The concept of Efficient Market Hypothesis (EMH) was developed by Eugene Fama. Market efficiency refers to a condition in which current prices have already reflected all the publicly available information about a company/stock. The basic idea underlying market efficiency is that competition will drive all information into the stock price quickly. Thus EMH states that it is impossible to ‘beat the market’ because stock market efficiency causes existing share prices to always incorporate and reflect all relevant information.
EMH points out that no stock trades too cheaply or too expensively. Hence, it would be useless to select which ones to buy or sell.
According to the Efficient Market Hypothesis, stocks always tend to trade at their fair value on stock exchanges, making it impossible for investors to either consistently purchase undervalued stocks or sell stocks at inflated prices. As such, it should be impossible to outperform the overall market through expert stock selection or market timing and that the only way an investor can possibly obtain higher returns is by purchasing riskier investments. In other words, the hypothesis points out that no stock trades too cheaply or too expensively. Hence, it would be useless to select which ones to buy or sell.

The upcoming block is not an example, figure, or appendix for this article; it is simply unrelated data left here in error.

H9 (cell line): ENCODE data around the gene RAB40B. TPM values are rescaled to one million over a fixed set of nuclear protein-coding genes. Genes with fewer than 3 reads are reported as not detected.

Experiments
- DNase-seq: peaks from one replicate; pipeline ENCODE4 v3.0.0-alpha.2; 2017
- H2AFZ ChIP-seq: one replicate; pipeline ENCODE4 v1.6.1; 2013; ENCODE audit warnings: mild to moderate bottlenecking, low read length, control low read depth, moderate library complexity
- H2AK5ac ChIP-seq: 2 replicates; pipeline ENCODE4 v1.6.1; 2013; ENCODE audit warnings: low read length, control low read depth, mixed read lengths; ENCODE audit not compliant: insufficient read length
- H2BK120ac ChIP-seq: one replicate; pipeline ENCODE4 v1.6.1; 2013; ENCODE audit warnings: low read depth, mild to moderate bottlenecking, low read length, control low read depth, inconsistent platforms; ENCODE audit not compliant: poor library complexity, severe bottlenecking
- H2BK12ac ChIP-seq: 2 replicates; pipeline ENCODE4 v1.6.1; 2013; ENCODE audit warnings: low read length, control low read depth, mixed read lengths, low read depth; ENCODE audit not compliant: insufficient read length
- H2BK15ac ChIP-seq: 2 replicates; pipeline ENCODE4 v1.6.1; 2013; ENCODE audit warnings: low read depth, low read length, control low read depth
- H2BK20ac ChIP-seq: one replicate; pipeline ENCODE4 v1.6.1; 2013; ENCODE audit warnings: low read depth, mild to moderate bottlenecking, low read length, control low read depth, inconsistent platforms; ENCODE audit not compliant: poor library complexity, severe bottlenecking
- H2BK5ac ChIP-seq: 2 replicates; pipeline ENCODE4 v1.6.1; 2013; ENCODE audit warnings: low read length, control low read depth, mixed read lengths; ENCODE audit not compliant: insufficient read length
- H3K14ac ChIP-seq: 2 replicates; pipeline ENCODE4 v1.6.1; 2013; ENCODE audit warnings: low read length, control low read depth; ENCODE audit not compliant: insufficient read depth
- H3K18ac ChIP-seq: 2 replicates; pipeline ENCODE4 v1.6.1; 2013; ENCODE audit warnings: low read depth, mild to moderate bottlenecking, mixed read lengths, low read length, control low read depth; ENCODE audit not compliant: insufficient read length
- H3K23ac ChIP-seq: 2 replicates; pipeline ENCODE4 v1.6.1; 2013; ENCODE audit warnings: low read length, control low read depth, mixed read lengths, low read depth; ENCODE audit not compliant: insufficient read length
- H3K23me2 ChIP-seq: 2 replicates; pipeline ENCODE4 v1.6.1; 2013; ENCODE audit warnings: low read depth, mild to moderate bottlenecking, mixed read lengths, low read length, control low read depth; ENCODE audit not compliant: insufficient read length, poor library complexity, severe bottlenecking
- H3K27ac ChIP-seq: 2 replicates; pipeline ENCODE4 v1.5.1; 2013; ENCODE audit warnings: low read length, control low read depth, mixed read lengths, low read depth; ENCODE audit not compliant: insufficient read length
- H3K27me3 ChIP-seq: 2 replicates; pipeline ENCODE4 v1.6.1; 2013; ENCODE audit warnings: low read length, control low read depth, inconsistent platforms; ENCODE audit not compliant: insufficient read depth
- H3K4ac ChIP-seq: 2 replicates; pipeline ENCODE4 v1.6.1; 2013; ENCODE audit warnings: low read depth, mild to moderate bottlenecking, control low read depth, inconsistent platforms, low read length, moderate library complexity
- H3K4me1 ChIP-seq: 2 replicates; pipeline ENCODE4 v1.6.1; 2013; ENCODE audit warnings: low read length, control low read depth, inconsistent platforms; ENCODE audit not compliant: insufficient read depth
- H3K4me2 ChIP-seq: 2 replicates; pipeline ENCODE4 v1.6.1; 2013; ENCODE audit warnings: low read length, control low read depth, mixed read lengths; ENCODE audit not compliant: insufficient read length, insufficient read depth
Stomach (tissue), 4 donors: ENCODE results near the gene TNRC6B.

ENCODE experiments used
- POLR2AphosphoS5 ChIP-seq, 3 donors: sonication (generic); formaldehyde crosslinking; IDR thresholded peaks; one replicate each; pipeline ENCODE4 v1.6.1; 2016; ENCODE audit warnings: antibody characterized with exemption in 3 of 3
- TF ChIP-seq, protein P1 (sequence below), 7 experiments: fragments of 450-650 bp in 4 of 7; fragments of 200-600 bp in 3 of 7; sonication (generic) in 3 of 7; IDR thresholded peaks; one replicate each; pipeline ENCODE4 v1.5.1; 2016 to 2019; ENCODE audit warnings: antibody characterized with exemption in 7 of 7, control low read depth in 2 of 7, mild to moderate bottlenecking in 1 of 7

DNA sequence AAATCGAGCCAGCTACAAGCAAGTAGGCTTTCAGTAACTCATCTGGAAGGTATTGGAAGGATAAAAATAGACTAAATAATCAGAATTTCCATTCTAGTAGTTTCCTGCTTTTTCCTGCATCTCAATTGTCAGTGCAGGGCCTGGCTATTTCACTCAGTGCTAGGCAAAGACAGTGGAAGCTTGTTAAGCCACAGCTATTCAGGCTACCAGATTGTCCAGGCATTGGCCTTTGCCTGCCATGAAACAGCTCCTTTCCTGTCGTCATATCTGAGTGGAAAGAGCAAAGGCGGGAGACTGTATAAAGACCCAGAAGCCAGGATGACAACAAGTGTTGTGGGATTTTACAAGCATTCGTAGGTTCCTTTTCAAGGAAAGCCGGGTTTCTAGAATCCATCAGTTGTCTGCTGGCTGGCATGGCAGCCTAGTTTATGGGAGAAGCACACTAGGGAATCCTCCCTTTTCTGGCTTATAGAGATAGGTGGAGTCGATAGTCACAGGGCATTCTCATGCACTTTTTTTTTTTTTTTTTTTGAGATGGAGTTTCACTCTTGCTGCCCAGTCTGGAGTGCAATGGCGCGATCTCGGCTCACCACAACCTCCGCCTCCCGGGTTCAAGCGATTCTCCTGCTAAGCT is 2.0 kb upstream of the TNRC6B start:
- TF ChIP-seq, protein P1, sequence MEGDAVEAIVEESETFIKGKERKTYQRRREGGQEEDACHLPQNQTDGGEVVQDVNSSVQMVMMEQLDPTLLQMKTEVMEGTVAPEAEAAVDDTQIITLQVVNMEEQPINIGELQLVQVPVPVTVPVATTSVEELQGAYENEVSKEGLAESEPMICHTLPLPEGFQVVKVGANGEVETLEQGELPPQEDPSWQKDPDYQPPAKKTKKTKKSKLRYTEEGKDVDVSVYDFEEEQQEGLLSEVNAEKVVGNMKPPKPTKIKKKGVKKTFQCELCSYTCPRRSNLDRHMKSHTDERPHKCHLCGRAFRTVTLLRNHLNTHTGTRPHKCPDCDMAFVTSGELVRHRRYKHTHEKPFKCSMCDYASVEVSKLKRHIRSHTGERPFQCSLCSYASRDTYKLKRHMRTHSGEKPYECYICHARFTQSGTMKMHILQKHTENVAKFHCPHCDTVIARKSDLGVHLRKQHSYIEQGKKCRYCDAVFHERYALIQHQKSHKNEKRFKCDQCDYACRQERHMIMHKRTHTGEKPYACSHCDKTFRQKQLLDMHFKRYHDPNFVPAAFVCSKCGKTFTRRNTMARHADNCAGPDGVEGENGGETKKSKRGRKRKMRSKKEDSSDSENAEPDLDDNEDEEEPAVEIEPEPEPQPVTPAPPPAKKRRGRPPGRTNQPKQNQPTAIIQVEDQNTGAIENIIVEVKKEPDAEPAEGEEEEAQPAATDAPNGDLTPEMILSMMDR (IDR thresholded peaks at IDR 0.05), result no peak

There are has three versions EMH, depending on the level of information available:
- Weak form EMH
- Semi-strong form EMH
- Strong form EMH